July 17, 2022: Genesis 18: 1–10a; 16th Sunday in Ordinary Time
God comes to Abraham in today’s first reading, and God comes in the guise of three visitors. This reading is important because it reveals how God is likely to come to us in our own lives.
The first thing we should notice is that Abraham is not expecting visitors. He is living an ordinary day, sitting at the entrance of his tent to keep out of the hot desert sun. But when he looks up, three men stand before him. This reading is telling us that God often comes to us in unexpected ways. As much as we would like to plan or anticipate God’s arrival, God is not bound to follow our schedule. We might expect that God will come to us while we are in church or as we engage in personal prayer. But God is just as likely to come to us in the supermarket, on the soccer field, or as we doze on the backyard patio. God can come to us at any time or in any place.
It is also important to notice what Abraham does. As soon as he sees the three men, he immediately offers them hospitality: water to bathe their feet, bread, milk, and meat to eat. Nothing in this reading indicates that Abraham sees these men as special. They are simply strangers to welcome. But in welcoming them, Abraham welcomes God. This reading tells us that the context in which we are most likely to meet God is in our service to others, especially in service to those we do not know. We are always serving family and friends. That is as it should be. But it is when we extend ourselves to the stranger that we are most likely to encounter God.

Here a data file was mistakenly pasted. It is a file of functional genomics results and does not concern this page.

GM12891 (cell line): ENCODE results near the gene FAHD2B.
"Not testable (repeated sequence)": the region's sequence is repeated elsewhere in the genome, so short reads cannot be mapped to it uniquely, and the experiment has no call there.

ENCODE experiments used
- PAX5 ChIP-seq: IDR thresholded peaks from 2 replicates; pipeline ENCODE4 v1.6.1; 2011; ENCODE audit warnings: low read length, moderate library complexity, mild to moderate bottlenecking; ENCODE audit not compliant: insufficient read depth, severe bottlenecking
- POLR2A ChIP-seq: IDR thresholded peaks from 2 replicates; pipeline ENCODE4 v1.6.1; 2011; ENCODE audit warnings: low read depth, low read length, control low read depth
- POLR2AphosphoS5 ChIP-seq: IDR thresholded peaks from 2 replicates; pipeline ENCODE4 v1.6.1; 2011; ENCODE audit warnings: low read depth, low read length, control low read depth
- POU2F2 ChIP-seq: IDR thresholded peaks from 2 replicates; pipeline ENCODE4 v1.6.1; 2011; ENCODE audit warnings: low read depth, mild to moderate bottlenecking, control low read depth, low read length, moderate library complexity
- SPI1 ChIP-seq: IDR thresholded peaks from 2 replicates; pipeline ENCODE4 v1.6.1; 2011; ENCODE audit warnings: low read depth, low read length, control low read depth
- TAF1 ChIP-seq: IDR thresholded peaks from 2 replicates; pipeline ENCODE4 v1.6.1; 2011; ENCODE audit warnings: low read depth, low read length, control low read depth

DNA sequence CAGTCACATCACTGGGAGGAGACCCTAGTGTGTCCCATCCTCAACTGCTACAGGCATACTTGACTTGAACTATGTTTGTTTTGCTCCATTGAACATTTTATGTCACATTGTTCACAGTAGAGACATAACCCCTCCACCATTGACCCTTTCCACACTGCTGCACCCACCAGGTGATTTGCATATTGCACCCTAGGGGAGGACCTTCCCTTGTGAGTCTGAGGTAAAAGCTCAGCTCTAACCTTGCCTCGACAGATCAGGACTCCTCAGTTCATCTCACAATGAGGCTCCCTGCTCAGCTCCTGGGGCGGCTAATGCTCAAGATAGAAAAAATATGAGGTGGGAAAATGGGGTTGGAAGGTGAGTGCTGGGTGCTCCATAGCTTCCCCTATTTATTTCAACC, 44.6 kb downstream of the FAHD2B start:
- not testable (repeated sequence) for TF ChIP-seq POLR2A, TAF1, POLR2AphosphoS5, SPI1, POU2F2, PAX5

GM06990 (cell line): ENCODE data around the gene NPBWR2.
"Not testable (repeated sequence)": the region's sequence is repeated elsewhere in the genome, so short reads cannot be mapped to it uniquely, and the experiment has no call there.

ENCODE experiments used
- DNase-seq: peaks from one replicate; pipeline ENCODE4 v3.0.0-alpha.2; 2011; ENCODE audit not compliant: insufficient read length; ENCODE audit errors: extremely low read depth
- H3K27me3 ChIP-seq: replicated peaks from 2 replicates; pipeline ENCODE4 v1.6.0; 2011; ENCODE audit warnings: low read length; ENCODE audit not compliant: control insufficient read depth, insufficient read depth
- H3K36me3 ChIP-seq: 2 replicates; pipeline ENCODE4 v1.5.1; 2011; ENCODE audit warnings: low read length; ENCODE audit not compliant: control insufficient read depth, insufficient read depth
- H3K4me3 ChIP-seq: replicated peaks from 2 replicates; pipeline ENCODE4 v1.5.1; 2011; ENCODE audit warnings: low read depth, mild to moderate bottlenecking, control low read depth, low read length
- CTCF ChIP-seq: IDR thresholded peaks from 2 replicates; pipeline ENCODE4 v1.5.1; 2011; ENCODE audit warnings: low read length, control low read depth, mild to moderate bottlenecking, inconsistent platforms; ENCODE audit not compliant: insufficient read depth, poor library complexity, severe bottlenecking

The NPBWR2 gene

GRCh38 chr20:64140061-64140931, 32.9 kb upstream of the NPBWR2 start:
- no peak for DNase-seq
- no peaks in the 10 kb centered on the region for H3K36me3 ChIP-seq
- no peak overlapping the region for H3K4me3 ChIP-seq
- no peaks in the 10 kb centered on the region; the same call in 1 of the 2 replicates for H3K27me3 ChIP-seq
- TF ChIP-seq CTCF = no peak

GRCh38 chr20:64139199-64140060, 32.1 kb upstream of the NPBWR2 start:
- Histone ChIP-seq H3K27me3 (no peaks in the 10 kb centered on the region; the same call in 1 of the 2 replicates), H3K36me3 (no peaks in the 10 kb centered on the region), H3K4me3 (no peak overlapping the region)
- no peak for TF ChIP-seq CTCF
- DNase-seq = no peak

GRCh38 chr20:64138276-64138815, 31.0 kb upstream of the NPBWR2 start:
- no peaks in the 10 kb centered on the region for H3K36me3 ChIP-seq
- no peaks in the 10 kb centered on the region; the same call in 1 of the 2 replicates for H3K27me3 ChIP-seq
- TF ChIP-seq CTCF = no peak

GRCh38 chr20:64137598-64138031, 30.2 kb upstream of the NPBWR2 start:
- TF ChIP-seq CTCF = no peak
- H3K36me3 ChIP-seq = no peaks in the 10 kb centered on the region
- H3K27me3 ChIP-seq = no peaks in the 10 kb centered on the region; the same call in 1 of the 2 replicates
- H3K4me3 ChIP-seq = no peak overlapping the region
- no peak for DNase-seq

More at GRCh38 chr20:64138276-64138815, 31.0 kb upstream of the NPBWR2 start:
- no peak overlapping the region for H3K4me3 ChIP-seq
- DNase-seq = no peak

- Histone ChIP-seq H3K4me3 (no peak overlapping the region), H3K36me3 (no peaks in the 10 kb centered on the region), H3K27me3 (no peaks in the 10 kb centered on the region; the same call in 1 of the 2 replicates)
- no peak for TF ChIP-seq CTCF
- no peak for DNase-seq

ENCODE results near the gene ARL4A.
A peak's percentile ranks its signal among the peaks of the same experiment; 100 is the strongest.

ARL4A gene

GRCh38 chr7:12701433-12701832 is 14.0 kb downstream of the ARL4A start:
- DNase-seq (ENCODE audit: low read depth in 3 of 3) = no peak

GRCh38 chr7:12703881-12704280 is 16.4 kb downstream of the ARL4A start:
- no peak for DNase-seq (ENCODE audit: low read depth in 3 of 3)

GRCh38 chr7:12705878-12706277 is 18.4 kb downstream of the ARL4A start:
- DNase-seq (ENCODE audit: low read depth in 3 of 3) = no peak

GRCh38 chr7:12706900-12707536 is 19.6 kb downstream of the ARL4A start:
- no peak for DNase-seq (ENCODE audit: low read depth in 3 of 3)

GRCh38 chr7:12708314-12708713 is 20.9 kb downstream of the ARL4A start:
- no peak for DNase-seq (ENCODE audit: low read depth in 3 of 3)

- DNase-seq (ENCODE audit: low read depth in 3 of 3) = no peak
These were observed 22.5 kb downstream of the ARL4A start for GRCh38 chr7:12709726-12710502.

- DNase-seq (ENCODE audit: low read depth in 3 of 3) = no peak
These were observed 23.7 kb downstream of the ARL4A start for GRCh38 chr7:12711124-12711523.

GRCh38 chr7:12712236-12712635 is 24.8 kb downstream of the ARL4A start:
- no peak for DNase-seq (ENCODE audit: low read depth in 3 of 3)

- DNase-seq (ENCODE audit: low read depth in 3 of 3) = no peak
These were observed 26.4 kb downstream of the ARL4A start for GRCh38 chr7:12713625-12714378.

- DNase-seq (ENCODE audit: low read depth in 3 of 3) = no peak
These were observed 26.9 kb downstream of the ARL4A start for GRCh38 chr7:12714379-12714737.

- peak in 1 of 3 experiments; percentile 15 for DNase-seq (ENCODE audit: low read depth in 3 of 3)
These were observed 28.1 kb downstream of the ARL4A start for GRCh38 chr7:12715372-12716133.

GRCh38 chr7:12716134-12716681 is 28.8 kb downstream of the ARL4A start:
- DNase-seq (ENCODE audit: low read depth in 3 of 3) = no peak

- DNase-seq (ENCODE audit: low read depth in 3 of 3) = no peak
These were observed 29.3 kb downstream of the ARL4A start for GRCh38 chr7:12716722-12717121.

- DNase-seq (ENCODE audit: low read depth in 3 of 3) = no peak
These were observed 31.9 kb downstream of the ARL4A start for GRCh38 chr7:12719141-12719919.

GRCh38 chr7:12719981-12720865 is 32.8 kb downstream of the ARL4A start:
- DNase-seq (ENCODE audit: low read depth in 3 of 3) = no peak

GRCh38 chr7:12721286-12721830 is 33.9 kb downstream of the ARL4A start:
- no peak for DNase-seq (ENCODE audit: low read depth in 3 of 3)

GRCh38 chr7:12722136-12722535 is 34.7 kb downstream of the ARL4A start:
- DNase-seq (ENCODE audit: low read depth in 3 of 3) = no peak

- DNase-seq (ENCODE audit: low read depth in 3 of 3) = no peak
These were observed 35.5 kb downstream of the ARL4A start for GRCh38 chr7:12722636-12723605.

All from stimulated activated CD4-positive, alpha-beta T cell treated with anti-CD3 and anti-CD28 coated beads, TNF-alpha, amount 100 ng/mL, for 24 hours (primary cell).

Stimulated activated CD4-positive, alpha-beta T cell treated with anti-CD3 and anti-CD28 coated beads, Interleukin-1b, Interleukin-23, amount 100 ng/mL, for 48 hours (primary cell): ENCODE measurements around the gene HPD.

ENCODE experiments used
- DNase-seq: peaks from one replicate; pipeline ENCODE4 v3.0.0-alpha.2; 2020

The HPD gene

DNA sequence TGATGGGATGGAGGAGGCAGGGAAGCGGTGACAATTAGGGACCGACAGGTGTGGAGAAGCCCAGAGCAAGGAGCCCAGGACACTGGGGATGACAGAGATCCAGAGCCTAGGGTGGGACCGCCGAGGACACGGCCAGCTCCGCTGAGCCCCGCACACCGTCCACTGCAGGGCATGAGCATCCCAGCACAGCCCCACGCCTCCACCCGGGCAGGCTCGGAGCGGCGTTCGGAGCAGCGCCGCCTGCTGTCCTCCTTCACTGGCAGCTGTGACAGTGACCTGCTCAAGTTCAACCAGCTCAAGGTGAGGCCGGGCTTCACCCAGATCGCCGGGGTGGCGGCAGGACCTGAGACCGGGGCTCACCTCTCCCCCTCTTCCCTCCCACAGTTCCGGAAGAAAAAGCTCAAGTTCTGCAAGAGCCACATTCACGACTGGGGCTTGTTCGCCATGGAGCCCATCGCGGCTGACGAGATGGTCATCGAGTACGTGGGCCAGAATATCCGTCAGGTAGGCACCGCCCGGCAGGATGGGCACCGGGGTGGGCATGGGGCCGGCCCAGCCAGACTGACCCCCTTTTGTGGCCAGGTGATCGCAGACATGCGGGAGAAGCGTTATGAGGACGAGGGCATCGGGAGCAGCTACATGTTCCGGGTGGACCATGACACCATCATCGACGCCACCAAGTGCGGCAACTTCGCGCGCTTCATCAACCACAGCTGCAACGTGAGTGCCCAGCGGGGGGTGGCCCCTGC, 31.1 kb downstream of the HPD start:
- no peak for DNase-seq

This is true on both a personal and a national level. Personally, it is when we open ourselves to those who are different from us, when we offer hospitality to someone of a different race, religion, or orientation that we can most justly expect God to speak to us and bless us. Nationally this reading should motivate us to fix our broken immigration system. Christians should be the first to advocate for just and generous immigration laws because we understand that God is to be found in the stranger, and we are all blessed when we welcome those who show up at our doorstep.
If God were to suddenly appear to us today in all God’s glory and power, we would fall over one another in offering hospitality. But that is not the usual way God comes. God usually comes to us as, God came to Abraham, in unexpected visitors. And God can arrive in any time or place. That is why we who follow Jesus must always be ready to welcome the stranger.